Avoid the most common camping mistakes and disasters using our foolproof advice.

Go Ahead, Feed the Bears—and 9 More Ways to Have the Worst Camping Trip Ever
Camping a deux

Feed the Bears

Can we truly call ourselves citizens of the planet and keep all that delicious, delicious camping food to ourselves? Isn’t it our responsibility to share our spread with the critters who call the forest home? After all, we’re but visitors in their house; you wouldn’t go to a friend’s dinner party without a bringing a bottle of wine or dessert.

No, but really: Raccoons and rats will be the least of your problems if some local bears get wind of your cooler contents. Bears these days—not only are they super strong, but also they’re remarkably dextrous and savvy at opening most containers, and they’ll stop at nothing if they get a whiff of any foodstuffs. Thoroughly clean up all your mealtime detritus and crumbs, and secure all of your food, garbage, toothpaste, and anything remotely edible in a bear locker before you bed down. Every. Single. Night.

Get a Terrible Night’s Sleep

Sleeping on flat, smooth ground is so overrated. Tossing and turning atop errant tree roots and rocks is the new wellness trend to try; all the top camping influencers are doing it. And have you ever had the experience of lying down and discovering your feet aren’t level with your head? No?! It’s positively dreamy.

No, but really: Upon arrival, scout out your campsite and home in on the flattest possible patch of dirt, clear of any bumps, slopes, or natural debris. That’s where you should pitch your tent.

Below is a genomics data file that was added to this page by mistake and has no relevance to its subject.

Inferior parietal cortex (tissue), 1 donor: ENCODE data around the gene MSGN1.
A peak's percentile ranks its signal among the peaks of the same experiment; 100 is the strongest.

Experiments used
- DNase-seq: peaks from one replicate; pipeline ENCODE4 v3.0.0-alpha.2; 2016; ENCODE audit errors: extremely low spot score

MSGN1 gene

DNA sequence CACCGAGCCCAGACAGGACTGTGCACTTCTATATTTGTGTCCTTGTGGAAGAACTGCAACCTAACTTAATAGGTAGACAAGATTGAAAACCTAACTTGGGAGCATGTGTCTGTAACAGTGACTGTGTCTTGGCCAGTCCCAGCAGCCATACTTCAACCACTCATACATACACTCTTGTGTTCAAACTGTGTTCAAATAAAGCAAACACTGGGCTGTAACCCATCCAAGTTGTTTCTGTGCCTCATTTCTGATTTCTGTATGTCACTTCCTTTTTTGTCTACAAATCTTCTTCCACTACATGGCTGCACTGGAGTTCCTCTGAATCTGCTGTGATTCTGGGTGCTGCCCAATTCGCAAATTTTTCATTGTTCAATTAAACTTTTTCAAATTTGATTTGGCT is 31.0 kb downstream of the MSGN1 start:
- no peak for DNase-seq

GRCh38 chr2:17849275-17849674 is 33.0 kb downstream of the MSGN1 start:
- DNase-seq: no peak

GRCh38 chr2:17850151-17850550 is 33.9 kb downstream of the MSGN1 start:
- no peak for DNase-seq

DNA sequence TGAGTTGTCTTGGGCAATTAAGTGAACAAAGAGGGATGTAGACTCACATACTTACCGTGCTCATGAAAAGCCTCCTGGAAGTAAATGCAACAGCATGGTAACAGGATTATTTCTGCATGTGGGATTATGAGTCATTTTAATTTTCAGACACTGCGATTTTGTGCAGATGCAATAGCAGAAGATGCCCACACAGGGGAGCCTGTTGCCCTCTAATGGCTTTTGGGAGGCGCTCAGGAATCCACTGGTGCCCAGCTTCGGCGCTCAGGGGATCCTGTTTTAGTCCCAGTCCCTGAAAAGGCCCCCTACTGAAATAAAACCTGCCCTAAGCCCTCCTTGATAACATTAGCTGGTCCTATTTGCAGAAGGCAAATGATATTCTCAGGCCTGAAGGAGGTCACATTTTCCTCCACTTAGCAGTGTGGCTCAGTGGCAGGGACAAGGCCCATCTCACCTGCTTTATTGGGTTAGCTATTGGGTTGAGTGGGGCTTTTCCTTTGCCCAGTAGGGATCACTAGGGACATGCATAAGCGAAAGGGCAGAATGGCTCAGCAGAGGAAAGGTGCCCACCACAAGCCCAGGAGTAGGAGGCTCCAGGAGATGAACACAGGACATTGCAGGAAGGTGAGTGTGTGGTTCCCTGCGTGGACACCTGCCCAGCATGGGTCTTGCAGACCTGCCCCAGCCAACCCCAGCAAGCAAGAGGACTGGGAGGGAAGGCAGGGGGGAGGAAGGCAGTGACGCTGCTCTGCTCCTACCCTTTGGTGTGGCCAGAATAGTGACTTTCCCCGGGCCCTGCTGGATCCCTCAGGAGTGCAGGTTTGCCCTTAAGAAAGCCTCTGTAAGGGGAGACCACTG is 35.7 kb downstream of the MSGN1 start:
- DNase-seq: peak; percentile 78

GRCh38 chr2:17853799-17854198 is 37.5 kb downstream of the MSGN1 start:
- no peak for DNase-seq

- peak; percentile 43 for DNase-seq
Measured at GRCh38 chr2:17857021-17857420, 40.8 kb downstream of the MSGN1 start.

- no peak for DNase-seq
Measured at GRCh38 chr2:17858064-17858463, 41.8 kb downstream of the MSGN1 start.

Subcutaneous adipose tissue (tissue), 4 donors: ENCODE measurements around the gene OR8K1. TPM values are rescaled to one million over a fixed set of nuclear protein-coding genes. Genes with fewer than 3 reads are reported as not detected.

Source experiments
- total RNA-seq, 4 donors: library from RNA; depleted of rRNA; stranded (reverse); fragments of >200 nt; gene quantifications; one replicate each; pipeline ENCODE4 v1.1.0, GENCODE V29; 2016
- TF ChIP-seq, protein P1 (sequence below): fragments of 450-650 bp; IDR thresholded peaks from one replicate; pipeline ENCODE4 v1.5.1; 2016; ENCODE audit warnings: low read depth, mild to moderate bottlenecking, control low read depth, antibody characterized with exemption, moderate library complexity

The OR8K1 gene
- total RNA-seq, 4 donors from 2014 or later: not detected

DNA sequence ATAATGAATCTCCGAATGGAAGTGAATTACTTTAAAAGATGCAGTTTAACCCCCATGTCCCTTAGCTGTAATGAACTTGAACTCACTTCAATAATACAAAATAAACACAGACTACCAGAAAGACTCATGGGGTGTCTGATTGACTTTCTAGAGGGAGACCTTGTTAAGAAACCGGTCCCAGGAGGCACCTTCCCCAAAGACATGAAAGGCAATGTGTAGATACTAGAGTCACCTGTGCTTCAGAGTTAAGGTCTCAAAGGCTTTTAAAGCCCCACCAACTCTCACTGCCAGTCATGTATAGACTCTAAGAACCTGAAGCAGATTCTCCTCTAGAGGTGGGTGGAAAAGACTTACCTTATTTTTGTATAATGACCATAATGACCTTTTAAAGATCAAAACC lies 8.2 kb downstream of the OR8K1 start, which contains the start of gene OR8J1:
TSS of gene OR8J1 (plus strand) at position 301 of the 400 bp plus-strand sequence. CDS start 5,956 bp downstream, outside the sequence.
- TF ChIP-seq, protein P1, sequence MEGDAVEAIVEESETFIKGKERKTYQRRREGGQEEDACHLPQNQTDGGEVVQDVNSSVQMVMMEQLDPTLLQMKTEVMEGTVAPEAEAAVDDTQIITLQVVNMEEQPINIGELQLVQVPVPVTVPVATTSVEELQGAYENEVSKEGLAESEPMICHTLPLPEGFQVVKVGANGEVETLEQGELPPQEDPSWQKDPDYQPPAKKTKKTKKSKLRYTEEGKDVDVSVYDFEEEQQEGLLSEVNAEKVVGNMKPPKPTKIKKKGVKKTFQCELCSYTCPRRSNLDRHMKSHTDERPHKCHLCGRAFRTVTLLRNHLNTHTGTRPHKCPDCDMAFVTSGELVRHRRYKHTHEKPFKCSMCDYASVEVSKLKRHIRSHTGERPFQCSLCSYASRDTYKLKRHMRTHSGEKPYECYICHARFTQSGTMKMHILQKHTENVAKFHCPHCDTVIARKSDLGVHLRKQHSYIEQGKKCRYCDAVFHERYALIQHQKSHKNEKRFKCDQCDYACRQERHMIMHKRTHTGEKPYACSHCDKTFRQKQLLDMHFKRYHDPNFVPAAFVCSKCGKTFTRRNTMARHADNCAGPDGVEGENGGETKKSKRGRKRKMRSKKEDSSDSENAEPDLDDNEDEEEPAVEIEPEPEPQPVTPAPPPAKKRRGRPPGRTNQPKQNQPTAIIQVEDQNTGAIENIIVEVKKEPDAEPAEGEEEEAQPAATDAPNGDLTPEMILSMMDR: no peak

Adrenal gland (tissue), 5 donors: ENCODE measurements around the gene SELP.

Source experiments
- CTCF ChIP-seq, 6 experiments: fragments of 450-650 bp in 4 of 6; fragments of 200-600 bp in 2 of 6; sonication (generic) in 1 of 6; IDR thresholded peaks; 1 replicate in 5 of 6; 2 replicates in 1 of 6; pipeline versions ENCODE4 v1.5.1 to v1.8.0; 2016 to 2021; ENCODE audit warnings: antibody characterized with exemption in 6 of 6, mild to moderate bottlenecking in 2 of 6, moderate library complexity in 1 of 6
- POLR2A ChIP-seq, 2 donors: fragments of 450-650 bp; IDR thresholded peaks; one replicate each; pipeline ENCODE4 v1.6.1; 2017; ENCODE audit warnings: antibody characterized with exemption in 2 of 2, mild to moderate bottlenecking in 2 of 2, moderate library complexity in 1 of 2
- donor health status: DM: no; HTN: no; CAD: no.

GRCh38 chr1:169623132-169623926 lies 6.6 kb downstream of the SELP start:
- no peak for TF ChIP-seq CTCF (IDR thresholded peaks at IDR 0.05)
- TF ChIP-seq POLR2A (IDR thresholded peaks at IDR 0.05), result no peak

Jeffery Cross

Bruise up Your Body

Sleeping on the hard, cold ground, with its unforgiving lack of surface integrity, is the true test of one’s fortitude. Why place any so-called “protective” layer between your body and the earth? Aches and pains are the hallmarks of a true wilderness warrior.

No, but really: Camping doesn’t have to be a toughing-it contest. Get some comfy cushioning to ensure a solid stretch of zzzzzz’s and a comfier bod. Splurge on a camping air mattress, or at least use a sleeping pad. If you’re tough enough to snooze without some padding, well, more power to you—but we’ll be right over here, floating on a cloud of golden slumbers inside our tent.

Photo by Thomas J. Story

Serve up the Ultimate Bug Buffet

You’re not living your best life in the outdoors until you’ve been bitten by a bevy of mosquitoes. There’s nothing quite like spending a night at camp incessantly scratching bites that are blossoming all over your body.

No, but really: Pack insect repellent and be sure to spray it on, even atop your clothes, at the two peak buggy times of day: dawn and dusk. Also, if you’re camping near a body of standing water (which is essentially mosquito Coachella), spritz on that bug repellent throughout the day.

Stumble Around in the Dark

A vast night sky brimming with stars is all the light you’ll need past sundown. Need a little extra? That’s what a raging campfire is for. If you’re desperate, a flashlight is useful, especially when you have your hands full with multitasking.

No, but really: Pack a headlamp (or three). Turning yourself into a cyclops of illumination keeps your hands free for important tasks like cleaning up after dinner, making your sleeping setup extra cozy, doing some reading before falling asleep, or finding your way to the restroom (even if that’s just behind the big tree over yonder). Furthermore, a camping lantern is the best nighttime accessory for playing card games at the picnic table or chilling in your tent.

Fail at Fire

Something you don’t need to know before you go? How to build a campfire. You’ll be able to wing it with twigs and scraggly branches you find in the area surrounding your campsite, right? And you probably stashed some matches in your car’s glove compartment last year.

No, but really: Purchase bundles of firewood before you arrive (or at the park headquarters or general store, if your campground has this amenity), pack old newspaper to be reused as kindling, and bring along matches or, better yet, a lighter, which will work even if damp. Also, have a proper campfire building technique in mind (we love the box method, although others swear by the teepee lay) to set yourself up for success.